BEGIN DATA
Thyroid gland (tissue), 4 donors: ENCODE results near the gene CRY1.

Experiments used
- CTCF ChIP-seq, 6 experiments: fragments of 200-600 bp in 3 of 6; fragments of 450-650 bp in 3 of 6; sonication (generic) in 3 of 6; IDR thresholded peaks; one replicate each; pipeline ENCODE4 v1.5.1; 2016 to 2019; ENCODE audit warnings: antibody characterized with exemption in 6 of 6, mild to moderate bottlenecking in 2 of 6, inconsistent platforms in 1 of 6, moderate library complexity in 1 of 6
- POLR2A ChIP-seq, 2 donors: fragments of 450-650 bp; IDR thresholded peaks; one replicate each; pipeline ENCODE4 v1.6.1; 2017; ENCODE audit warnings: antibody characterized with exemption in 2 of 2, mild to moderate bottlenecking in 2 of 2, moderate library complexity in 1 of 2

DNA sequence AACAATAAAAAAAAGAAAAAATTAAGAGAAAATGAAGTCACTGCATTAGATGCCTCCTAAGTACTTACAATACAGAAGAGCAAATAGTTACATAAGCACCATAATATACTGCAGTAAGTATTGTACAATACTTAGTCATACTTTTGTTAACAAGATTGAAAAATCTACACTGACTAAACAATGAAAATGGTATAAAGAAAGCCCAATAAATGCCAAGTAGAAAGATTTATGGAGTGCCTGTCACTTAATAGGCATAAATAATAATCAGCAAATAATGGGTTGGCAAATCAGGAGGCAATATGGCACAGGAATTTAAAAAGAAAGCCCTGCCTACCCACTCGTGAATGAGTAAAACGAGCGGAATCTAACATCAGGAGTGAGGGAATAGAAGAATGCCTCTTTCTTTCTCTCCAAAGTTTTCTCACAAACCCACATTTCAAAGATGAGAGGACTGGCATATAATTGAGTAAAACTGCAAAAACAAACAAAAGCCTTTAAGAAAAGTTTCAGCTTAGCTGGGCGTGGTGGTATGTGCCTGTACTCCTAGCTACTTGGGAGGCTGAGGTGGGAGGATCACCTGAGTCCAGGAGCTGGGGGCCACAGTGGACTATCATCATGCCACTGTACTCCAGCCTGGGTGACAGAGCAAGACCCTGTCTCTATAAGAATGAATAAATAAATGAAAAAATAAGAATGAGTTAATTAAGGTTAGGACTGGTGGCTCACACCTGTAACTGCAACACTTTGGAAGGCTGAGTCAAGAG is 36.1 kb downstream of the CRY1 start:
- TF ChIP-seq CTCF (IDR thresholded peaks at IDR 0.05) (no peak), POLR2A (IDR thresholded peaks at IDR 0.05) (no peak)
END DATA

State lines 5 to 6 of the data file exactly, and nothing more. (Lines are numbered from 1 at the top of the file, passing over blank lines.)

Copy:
DNA sequence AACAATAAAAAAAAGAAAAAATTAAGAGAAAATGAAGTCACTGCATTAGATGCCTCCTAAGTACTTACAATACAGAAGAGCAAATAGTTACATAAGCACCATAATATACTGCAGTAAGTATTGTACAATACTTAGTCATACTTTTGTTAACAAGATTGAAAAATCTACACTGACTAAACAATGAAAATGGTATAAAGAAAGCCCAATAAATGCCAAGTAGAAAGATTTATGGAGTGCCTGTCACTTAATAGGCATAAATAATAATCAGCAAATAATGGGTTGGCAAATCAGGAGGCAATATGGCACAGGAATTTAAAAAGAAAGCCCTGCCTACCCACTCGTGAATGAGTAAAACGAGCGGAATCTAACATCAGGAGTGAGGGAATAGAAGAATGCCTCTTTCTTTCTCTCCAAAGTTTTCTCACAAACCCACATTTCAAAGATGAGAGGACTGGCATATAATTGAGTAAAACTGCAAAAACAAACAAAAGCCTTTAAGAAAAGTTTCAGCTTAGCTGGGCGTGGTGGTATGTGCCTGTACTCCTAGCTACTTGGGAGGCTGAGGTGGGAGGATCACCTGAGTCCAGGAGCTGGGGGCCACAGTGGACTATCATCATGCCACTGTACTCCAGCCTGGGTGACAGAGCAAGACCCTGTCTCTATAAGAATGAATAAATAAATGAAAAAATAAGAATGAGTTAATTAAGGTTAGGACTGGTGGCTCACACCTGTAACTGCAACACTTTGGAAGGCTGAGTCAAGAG is 36.1 kb downstream of the CRY1 start:
- TF ChIP-seq CTCF (IDR thresholded peaks at IDR 0.05) (no peak), POLR2A (IDR thresholded peaks at IDR 0.05) (no peak)